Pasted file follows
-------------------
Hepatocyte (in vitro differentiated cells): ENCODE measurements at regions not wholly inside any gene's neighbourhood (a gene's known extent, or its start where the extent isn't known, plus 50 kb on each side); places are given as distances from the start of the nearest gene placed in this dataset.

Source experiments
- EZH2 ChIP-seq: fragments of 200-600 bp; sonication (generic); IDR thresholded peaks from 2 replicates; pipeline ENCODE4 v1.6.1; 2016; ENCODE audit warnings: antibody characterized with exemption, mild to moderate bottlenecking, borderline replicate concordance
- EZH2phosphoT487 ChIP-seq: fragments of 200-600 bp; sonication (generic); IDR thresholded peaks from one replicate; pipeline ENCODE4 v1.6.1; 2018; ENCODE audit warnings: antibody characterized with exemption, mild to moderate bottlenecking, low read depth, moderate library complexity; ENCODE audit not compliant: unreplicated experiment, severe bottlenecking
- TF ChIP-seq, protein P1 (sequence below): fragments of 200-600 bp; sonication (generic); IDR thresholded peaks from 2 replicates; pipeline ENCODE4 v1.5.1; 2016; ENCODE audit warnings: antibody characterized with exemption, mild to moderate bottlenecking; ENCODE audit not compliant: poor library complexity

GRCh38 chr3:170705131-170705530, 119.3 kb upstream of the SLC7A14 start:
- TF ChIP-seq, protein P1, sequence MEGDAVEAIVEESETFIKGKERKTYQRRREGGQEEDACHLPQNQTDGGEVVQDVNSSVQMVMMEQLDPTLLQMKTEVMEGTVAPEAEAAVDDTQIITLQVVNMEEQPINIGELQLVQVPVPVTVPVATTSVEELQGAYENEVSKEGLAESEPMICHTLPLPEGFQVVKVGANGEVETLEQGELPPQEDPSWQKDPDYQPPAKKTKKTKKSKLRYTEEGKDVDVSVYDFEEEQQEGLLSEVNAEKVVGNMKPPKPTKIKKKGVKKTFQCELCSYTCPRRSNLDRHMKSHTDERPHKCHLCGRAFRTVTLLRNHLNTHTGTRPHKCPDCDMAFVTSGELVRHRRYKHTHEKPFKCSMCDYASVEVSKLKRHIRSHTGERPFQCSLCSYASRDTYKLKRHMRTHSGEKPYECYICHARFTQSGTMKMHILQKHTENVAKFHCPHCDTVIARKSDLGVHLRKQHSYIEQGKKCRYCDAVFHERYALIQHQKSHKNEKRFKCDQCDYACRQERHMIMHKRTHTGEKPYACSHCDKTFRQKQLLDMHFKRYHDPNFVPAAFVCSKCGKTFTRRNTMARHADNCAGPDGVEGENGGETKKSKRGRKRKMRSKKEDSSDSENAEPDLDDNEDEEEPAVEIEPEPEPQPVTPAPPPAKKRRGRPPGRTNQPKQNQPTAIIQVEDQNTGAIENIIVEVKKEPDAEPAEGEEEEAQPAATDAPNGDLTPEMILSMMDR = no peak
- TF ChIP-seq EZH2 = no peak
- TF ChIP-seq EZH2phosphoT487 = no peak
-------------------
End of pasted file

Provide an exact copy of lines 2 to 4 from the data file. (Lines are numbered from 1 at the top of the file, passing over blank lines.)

Source experiments
- EZH2 ChIP-seq: fragments of 200-600 bp; sonication (generic); IDR thresholded peaks from 2 replicates; pipeline ENCODE4 v1.6.1; 2016; ENCODE audit warnings: antibody characterized with exemption, mild to moderate bottlenecking, borderline replicate concordance
- EZH2phosphoT487 ChIP-seq: fragments of 200-600 bp; sonication (generic); IDR thresholded peaks from one replicate; pipeline ENCODE4 v1.6.1; 2018; ENCODE audit warnings: antibody characterized with exemption, mild to moderate bottlenecking, low read depth, moderate library complexity; ENCODE audit not compliant: unreplicated experiment, severe bottlenecking